Friendly Societies

Friendly Societies began in New South Wales to address the need for funds for medical treatment, hospitalisation and funeral benefits for the free working class. Convict hospitals operated until 1848 providing free treatment for convicts, and charitable institutions such as the Benevolent Society and the Dispensary, located in Sydney, offered free treatment for labourers as long as a letter of recommendation from a subscriber was provided. In the late 1830s payment was required for medical treatment. T. Cowlishaw, a leading figure of the Australian Union Benefit Society commented in 1838 that a tradesman or labourer who became disabled or sick would be better off in England "as he would be assisted by his Parish, which is not the case here" (Nichol 22-24).

At least forty-six Friendly Societies were established in New South Wales in the later part of the 19th century. The first in New South Wales was 'The Female Friendly Society of the Town of Sydney' established in 1826 by Eliza Darling, wife of Governor Darling. The Society was open to females "of good character, between the ages of fourteen and fifty". The second Friendly Society was established in 1834, it was called the 'Trades Union Benefit Society' which was changed shortly afterwards to the 'Australian Trades Union Benefit Society' and was based on the Operative Masons' Benefit Society of London with allowances for sickness benefits, medical attendance and funeral expenses. The Sydney ship and boat builders formed their own 'club' in 1829 which was registered as a Trade Society called 'The United Friends' two years later. It was the first Trade Society in NSW. In 1835 the carpenters and joiners established the 'Sydney Joiners' Benefit Society' which provided funeral benefits as well as replacement of tools of trade (Nichol 28-33).

Societies were also formed by the housepainters, slaters and shinglers, stonemasons, nailers, bakers, butchers, weavers, spinners and warpers. However some operated more like Trade Unions than Friendly Societies. Members of the Constabulary were required to attend all public meetings but the Societies were able to overcome this by holding meetings in public houses. In 1843 the Friendly Societies Act was passed which encouraged "the formation of societies which had, as their objective, the provision of relief to members or nominees in sickness, advanced age, widowhood or any other natural state or contingency whereof the occurrence is susceptible of calculation by way of average". The act excluded secret societies and trade societies (Nichol 30-33).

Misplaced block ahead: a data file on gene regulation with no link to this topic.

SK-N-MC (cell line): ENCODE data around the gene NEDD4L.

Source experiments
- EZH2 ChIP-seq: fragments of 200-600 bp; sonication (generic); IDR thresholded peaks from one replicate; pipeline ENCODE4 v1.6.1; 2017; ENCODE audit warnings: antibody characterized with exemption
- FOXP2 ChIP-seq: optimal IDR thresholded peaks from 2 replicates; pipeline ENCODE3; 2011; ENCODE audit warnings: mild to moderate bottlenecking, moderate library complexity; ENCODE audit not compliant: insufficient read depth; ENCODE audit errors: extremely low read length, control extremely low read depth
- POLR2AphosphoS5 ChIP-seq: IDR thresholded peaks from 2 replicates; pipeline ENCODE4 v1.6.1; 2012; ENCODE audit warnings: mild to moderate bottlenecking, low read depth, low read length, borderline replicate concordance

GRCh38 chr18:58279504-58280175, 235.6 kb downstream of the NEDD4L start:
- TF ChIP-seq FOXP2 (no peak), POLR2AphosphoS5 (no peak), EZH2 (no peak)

Among the early Friendly Societies were the Maitland Union Benefit Society which began in 1840, and affiliated societies such as the Australian Grand Lodge of the Independent Order of Odd Fellows which started in 1836, the United Ancient Order of Druids in 1846, the Independent Order of Rechabites in 1842, and the Ancient Order of Foresters in 1845 (Nichol 36-37). In 1945 The Rechabites Friendly Society was the largest Friendly Society in Cessnock, with a membership of two hundred and twenty-nine. Membership of Friendly Societies declined during The Depression of the 1930s due to unemployment which made it impossible for many members to keep up payments, members also left the district in search of work (Walker 102).

Manchester Unity Independent Order of Oddfellows (MUIOOF) , Kurri Kurri Lodge [n.d.]

Coalfields Heritage Group

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M5080-2: Plan of Odd Fellows Hall & Offices for Loyal Lodge of Fidelity I.O.O.F.M.U. (9/1/1877)

Pender Collection held by Cultural Collections

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Many of the Masonic Lodges and Friendly Societies were the forerunners of the present Health Funds, Insurance Companies and Building Societies. For example, the Manchester Unity Health Fund grew directly from the Manchester Unity Independent Order of Odd Fellows which became an affiliated Friendly Society in 1846 and in 1980 diversified, providing not only health insurance but also savings funds (I.O.O.F. History).


Green, D. & Cromwell, L. Mutual Aid or Welfare State: Australia's Friendly Societies. Sydney, Allen & Unwin, 1984. Print.

I.O.O.F. Health Insurance. Independent Order of Odd Fellows History. Web. 25 Mar. 2013.

Nichol, W. Medicine and the Labour Movement in New South Wales, 1788-1850. Labour History, No. 49, 1985:19-37. Print.

Walker, Alan. Coaltown A Social Survey of Cessnock NSW. Victoria: Melbourne University Press. 1945. Print.

Text © M. Sherwin, 2013.

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